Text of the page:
Exam pressure: Are our children paying too high a price for success?
Having survived in a world without physical exams during the pandemic, Sara Hedger, child protection safeguarding consultant, asks is now the right time to review the whole exam process to see if it’s still fit for purpose?
Are the stakes in high stake testing, too high?
I am not going to give you tips to manage stress or how children can approach exams without damaging their positive mental health because it is not children that need to be ‘fixed’ but rather the systems and environments that we provide for them so they can thrive mentally and physically. They are just wonderful the way they are, and we need to give them every chance to shine.
Exam season can increase stress levels in households for the whole family and can contribute to a disruption in even the most calm, nurturing environments. Whilst the factors that contribute to a young person’s mental health are complex, research and statistics often cite exam stress as a significant factor in increasing emotions that are overwhelming and can feel unmanageable, potentially leading to very poor outcomes for some children.
I have been working in education for 25 years and am always happy to celebrate success with children, whether in an exam, a performance or sporting/creative achievement. However, my thoughts are also with those who don’t do as well as they, or their parents expected.
Sadly, I have experienced some incredibly tragic circumstances over the years where this perceived ‘failure’ has served as a trigger to a downward spiral in mental health issues where children have felt that they have let down their parents, teachers or themselves and have felt helpless and unable to manage the resulting emotions. This then resonates with teachers who feel they have let the children down and parents who feel that they have not done enough.
Let’s be honest, it isn’t the exam itself that creates the stress (it’s really just a series of questions), but the high stakes testing context and the importance we, as educators and parents and then ultimately children pick up and place upon it. To be fair, regulators, governments and higher education establishments also have their part to play because many education systems rely on these quite blunt measures of educational success. We also know it’s not that easy to change a global system, and there are many countries relying on exam grades as a measure not only of their children’s success but the success at a country level.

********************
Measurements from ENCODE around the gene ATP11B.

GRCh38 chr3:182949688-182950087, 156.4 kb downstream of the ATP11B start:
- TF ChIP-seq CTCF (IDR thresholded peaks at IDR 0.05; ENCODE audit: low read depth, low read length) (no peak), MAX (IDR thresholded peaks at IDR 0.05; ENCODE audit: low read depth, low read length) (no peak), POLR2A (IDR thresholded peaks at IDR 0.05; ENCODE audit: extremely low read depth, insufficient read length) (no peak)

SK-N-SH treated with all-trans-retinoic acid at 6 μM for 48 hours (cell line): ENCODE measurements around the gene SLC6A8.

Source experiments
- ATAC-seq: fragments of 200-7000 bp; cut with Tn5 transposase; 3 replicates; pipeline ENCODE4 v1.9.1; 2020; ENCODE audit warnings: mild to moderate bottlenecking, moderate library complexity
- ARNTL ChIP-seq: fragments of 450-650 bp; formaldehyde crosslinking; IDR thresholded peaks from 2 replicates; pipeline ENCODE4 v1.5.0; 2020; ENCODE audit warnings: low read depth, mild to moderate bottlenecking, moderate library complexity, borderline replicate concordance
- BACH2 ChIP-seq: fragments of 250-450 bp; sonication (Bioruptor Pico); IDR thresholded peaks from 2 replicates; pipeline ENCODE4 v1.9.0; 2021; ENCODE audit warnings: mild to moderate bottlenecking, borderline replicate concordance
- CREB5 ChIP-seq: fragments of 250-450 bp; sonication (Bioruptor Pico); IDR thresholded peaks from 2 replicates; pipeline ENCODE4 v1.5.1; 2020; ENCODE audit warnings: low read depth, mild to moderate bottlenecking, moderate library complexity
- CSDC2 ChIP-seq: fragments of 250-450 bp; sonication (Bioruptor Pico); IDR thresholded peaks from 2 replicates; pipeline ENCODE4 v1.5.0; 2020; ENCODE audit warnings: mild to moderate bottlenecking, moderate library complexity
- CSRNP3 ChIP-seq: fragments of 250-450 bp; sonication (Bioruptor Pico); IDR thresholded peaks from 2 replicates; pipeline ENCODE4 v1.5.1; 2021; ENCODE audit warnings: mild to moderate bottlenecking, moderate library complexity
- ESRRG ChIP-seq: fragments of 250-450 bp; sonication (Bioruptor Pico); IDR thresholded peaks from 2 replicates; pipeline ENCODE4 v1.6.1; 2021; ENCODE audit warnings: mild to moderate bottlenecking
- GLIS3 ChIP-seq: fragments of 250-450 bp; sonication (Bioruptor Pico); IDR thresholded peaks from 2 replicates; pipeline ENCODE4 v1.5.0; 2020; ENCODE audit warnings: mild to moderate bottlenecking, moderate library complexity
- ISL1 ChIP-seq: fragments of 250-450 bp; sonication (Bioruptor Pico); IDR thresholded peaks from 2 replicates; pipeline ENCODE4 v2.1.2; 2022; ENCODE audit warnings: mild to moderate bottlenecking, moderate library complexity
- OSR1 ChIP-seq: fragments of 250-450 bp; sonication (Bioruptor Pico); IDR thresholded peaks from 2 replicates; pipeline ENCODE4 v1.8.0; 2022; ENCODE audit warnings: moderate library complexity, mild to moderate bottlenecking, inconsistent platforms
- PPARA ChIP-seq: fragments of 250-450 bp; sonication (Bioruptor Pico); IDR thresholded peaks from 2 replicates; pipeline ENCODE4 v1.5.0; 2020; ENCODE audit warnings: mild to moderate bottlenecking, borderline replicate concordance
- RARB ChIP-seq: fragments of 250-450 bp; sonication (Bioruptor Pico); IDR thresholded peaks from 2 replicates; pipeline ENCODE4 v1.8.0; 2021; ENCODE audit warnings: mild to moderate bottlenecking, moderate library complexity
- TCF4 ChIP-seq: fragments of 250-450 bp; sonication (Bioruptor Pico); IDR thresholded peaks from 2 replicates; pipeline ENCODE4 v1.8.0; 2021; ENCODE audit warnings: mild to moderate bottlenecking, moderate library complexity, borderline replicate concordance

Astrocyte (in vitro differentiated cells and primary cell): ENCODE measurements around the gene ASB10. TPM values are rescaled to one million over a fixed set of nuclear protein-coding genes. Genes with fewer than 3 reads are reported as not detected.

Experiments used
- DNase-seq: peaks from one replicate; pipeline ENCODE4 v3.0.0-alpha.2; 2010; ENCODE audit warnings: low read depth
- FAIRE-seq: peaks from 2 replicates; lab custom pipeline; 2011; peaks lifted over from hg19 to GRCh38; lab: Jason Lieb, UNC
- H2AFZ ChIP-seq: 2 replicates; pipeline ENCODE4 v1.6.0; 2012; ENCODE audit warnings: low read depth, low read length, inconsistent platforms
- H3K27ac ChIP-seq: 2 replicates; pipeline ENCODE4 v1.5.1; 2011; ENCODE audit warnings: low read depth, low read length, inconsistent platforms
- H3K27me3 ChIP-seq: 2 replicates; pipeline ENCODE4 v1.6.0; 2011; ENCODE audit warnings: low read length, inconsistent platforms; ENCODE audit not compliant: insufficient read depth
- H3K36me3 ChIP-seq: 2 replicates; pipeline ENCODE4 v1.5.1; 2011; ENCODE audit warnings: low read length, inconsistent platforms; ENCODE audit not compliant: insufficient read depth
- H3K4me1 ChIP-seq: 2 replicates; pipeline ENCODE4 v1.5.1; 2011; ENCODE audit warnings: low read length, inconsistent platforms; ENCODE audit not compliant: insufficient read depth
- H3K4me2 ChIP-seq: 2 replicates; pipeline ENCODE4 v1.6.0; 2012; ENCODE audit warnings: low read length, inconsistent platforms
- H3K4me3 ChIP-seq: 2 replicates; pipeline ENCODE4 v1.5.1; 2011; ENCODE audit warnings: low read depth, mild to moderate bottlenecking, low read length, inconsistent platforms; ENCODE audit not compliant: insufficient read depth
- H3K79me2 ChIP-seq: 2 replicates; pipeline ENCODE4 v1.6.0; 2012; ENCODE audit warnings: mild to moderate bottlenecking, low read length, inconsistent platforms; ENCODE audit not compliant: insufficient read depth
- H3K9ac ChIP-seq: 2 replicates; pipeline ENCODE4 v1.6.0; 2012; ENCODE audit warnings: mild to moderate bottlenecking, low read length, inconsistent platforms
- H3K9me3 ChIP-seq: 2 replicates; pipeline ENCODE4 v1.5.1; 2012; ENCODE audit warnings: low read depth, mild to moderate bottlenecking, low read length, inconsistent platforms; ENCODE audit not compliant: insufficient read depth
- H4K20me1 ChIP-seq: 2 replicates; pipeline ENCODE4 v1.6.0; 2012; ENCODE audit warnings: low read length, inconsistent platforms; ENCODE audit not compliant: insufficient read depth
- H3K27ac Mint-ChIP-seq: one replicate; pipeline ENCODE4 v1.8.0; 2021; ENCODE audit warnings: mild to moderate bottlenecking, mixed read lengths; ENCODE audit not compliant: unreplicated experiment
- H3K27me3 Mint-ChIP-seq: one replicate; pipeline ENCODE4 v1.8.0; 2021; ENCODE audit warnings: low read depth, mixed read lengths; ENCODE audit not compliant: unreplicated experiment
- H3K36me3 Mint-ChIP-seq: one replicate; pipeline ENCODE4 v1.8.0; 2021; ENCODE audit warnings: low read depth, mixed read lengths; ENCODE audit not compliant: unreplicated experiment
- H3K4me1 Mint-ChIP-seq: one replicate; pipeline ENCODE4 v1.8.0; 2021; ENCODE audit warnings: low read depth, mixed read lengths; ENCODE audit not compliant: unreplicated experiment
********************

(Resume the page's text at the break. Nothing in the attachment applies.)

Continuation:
At least an acknowledgement that there may be other ways to define and measure academic achievement would be a start. It might sound like I am against testing children, (I am definitely not) and have used assessment throughout my teaching career to help me understand where children are and need to be and to help children understand their next steps for learning. However, I am wary of the amount of importance we give to the one exam at the end of a period of study. For some children, they enjoy the challenge of exams as it gives them a chance to shine in what they excel at, but many do not.
As a teenager who really wasn’t ready to study and enter higher education, this ‘one chance’ testing was a real problem. Thankfully I had parents who communicated that doing my best was more important than the actual exam grades, which was lucky really, as I failed all my exams except Biology, which was the only subject I actually enjoyed. I had a wonderful teacher who accepted my quirks and poor behaviour as a challenge for him to present information in a way that would engage me, rather than a child to be fixed.
I love my adopted country, the UAE, and have worked in international, and now local education for the last 10 years. There have been many changes in this time where the government has looked to address and balance the needs of children, higher education, business and society, with more and more schools providing alternative pathways to the traditional exams, creating opportunities for personalized study, entrepreneurship, technology, creativity in the arts and opportunities to excel in sport. Providing an holistic education that celebrates the whole child and allows everyone to achieve and experience success.
I remain hopeful and believe the tide is turning, fuelled by the demands of the pandemic, opportunities for AI to disrupt the status quo and a recognition that education and business models are changing and the knowledge and skills we needed 100 years ago to be successful, are not necessarily the same now.
We need to build resilience in children by helping them cope with stress levels that are manageable with proven strategies and self-talk, (what would we do without our incredible school counselling teams?) This is part of life and helps prepare them for the rigors of adult life, but assessment needs to be fit for purpose and therefore is high stakes testing, really the answer in the 21st century? The rise in research on factors that contribute to poor mental health and the will of governments, education, and businesses to work together to make this better gives me hope. Are we starting to measure our success as a society against a much wider measure of humanity?